Hertz Global Holdings declared bankruptcy in late May 2020, but it feels like an eternity. By June, Hertz was shedding cars at bargain basement prices about as fast as it was shedding staff. At that time, with society firmly in the grip of the pandemic, no one knew what the future held for Hertz, or for car rental in general.
What a difference a few quarters make, as Hertz reported record adjusted earnings for the full year 2021 and record profit margins. Hertz’s public competitors in the U.S., Avis Budget Group and Sixt, also reported blockbuster years. (Enterprise Holdings is privately held.)
The pandemic tested many business models and felled some iconic retail brands. However, we learned that the world will always need personal transportation.
In 2021, Hertz and the rest of the car rental industry rode favorable — though uneven — demand, meteoric pricing, and historic returns on used cars, brought on by unfavorably severe supply constrictions. It was a roller coaster of a year with mostly positive uphill climbs.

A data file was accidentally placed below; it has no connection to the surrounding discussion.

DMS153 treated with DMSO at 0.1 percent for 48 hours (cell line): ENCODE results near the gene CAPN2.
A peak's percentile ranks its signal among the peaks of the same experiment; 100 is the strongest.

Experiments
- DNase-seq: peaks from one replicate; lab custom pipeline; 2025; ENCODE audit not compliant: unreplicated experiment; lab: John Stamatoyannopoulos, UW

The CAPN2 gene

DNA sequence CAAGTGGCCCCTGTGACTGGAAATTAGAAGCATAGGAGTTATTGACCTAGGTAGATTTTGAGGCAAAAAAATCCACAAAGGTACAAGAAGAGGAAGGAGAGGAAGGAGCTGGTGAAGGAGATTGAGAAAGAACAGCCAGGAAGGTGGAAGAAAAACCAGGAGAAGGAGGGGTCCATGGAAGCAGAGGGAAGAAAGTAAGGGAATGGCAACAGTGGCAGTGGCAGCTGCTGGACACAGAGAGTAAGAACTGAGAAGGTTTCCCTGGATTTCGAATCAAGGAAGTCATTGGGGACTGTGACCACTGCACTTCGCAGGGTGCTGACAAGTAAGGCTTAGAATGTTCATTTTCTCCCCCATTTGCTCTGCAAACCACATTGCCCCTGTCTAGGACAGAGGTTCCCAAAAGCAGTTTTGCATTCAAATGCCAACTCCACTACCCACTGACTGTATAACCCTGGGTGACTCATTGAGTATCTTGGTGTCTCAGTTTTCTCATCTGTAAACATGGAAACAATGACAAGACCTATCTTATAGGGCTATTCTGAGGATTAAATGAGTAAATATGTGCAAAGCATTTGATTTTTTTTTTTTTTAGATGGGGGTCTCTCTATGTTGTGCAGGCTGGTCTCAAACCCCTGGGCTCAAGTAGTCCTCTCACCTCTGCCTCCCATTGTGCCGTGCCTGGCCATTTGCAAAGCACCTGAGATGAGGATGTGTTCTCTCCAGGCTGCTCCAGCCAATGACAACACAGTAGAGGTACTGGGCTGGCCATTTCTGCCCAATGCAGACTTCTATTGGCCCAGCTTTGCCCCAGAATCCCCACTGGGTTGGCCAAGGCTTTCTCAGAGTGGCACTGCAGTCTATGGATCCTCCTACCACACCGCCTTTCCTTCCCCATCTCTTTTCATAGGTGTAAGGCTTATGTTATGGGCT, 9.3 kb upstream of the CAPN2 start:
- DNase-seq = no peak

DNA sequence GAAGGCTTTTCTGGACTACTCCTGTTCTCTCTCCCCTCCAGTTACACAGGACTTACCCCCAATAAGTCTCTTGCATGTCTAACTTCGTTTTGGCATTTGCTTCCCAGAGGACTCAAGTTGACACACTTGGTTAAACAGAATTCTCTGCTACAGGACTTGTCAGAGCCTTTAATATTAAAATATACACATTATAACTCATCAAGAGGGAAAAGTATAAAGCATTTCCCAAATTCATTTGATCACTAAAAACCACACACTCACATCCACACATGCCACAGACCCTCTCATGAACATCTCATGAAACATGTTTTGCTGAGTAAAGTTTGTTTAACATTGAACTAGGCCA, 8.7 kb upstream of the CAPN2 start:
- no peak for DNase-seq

Shed from debt post-bankruptcy, Hertz is back on a more level playing field with its competitors. “Our leaner cost structure also contributed meaningfully to our results,” said Mark Fields, Hertz’s interim CEO, on the company's fourth quarter and full year conference call.
Headwinds and Tailwinds
On the call, Hertz reported localized Omicron impact, echoing Avis’s view on its call. Industry pricing was disciplined during Omicron, which was mostly a function of low vehicle supply, but also because of the threat of another variant. Luckily Omicron has largely passed, but no one in the travel or transportation industries is ready yet to sing “Happy Days Are Here Again.”
Looking at overall 2021 results, the car rental recovery was driven by U.S. leisure travel. The return of international leisure inbound, one of the most lucrative segments, and business travel have yet to be fully realized.
This is where Hertz’s bankruptcy restructuring has material impact: Like its competitors, many of Hertz’s corporate contracts were negotiated before the pandemic with locked-in low rates that didn’t reflect the supply-constricted market. But in Hertz’s case, bankruptcy allowed Hertz to exit or renegotiate almost all those contracts. “As corporate and business travel returns, that’s going to be a favorable tailwind for us,” Fields said.